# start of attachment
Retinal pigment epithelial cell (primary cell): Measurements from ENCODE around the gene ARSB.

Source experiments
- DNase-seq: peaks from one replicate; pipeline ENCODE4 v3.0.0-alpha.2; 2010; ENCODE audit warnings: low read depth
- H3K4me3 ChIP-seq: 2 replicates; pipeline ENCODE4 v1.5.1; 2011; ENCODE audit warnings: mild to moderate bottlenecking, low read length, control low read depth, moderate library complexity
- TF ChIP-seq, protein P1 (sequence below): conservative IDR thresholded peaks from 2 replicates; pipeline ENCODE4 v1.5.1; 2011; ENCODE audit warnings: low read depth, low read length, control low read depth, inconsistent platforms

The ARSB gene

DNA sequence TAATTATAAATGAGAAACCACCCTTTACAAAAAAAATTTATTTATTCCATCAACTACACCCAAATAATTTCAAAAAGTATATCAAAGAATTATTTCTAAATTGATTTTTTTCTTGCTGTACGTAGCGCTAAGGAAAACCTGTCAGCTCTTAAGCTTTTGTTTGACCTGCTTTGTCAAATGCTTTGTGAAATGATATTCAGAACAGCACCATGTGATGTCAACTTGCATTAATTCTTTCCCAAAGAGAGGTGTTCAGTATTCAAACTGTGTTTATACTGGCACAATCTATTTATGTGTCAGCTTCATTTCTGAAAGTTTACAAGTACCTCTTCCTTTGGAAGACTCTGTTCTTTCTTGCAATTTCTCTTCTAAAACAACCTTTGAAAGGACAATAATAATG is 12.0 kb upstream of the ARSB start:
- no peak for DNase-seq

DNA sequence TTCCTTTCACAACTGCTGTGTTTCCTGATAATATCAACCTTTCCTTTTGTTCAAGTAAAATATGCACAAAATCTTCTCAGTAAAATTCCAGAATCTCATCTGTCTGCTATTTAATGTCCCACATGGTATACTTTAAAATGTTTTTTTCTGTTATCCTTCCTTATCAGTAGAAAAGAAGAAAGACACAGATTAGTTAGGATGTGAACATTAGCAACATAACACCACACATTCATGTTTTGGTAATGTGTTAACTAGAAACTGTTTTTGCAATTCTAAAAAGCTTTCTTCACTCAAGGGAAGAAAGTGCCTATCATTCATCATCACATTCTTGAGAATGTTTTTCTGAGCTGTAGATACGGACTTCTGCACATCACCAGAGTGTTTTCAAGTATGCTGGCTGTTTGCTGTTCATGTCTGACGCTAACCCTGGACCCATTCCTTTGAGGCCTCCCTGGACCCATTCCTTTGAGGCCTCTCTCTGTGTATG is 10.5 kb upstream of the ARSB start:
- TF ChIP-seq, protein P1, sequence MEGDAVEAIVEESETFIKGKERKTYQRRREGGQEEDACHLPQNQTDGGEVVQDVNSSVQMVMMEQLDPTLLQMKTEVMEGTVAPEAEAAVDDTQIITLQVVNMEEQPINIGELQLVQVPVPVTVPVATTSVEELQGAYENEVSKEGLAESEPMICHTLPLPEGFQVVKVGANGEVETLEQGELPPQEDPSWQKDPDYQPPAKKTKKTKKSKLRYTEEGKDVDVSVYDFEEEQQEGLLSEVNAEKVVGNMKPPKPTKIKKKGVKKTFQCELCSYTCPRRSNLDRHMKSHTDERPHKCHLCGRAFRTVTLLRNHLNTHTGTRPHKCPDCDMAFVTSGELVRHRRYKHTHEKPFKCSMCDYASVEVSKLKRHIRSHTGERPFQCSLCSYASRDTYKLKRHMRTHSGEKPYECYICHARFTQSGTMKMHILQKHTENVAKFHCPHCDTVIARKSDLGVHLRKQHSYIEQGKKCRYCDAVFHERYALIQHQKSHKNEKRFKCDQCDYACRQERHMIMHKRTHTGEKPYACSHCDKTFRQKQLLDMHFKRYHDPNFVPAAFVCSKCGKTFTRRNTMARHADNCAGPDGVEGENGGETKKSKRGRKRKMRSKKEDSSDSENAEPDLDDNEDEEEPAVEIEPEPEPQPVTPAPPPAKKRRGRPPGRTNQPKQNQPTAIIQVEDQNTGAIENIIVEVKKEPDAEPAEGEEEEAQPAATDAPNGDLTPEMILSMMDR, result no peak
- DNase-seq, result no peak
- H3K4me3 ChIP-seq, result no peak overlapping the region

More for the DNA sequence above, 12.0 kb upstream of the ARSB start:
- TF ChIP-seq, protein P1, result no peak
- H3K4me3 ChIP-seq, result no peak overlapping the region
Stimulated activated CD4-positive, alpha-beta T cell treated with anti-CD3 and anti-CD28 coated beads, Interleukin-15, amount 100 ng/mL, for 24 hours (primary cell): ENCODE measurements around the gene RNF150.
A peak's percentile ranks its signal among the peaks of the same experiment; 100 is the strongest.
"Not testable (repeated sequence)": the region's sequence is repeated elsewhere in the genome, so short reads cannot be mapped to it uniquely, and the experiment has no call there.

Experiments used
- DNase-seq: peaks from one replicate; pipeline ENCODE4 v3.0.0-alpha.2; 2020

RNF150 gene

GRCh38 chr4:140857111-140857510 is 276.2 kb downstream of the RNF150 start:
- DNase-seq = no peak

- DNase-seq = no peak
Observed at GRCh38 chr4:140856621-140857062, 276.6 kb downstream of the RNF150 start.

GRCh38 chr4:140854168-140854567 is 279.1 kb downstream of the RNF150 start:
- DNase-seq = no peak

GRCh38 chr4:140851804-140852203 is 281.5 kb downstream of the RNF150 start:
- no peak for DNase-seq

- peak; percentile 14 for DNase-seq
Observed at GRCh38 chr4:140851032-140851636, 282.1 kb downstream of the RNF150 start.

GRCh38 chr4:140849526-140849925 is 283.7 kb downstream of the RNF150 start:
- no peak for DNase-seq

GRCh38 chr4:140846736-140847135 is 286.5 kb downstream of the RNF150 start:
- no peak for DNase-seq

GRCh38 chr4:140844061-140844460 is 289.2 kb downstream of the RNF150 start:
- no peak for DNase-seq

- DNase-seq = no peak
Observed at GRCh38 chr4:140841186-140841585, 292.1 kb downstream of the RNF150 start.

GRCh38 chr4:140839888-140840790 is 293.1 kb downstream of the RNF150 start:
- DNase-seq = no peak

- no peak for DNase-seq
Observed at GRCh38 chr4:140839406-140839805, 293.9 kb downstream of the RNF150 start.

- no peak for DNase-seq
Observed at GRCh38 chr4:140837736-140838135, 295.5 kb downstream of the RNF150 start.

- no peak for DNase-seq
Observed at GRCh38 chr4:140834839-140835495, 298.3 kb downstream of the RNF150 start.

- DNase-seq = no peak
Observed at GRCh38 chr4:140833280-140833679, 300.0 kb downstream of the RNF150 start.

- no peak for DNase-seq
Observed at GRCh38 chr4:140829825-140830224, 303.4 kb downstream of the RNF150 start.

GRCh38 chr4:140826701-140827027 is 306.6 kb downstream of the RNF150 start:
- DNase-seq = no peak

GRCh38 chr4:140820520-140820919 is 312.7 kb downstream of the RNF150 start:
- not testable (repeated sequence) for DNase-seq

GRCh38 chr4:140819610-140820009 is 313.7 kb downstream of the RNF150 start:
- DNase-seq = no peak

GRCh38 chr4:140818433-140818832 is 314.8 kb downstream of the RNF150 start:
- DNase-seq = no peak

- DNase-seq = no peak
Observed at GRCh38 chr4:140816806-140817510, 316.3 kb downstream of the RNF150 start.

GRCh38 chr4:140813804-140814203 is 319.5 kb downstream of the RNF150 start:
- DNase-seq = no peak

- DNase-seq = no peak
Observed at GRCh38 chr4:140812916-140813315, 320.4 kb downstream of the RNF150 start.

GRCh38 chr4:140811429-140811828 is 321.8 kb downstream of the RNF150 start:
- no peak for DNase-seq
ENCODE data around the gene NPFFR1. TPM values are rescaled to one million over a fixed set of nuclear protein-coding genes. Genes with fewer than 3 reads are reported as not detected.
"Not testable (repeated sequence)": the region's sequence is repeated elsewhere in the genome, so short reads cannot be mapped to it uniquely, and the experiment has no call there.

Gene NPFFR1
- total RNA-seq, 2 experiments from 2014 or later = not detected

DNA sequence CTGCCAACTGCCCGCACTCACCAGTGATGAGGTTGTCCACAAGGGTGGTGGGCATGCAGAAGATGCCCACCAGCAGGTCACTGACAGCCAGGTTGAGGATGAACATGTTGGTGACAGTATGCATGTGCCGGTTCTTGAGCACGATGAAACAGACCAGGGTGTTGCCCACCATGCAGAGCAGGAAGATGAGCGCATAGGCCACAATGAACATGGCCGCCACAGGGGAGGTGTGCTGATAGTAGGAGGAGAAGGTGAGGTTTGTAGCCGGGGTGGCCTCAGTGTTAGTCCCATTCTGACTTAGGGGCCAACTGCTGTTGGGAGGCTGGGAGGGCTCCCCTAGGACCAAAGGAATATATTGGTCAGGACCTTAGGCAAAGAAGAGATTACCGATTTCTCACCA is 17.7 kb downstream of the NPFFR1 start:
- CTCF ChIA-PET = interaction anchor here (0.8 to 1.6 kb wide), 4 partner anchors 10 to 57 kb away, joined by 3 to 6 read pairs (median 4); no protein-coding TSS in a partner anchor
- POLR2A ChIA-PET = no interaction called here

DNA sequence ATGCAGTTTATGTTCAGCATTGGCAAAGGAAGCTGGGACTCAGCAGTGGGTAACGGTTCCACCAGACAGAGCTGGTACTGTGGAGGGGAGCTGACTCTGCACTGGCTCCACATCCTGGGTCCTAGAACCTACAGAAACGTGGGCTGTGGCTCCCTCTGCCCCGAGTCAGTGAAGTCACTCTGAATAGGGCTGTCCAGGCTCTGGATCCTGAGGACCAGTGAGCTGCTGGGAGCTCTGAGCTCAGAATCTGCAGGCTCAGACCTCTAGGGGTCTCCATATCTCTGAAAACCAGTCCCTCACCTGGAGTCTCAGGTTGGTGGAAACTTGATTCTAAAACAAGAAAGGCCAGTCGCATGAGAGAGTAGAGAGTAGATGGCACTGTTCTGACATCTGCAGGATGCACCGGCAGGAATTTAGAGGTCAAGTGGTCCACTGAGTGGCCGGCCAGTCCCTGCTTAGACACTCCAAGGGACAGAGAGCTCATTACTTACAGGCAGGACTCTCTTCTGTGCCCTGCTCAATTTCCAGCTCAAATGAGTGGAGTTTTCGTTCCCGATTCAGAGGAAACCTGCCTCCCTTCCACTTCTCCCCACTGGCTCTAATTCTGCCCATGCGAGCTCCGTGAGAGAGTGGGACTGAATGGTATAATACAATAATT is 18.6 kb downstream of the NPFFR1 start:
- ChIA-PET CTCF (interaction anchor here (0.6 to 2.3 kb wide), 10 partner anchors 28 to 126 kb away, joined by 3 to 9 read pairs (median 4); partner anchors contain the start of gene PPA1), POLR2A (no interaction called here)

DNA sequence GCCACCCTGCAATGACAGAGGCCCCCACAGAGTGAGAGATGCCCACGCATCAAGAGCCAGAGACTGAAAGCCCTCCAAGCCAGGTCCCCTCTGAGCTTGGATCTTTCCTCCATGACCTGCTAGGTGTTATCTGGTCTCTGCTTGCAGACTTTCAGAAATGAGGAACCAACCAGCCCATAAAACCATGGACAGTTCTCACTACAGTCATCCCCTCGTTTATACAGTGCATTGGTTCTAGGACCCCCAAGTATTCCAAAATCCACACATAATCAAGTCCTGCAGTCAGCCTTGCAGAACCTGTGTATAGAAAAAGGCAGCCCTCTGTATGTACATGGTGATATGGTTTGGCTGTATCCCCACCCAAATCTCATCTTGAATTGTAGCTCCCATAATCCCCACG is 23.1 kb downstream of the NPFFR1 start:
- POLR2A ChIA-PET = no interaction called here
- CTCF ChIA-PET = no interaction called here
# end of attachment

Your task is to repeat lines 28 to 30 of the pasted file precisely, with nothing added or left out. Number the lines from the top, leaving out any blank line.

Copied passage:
GRCh38 chr4:140851804-140852203 is 281.5 kb downstream of the RNF150 start:
- no peak for DNase-seq

- peak; percentile 14 for DNase-seq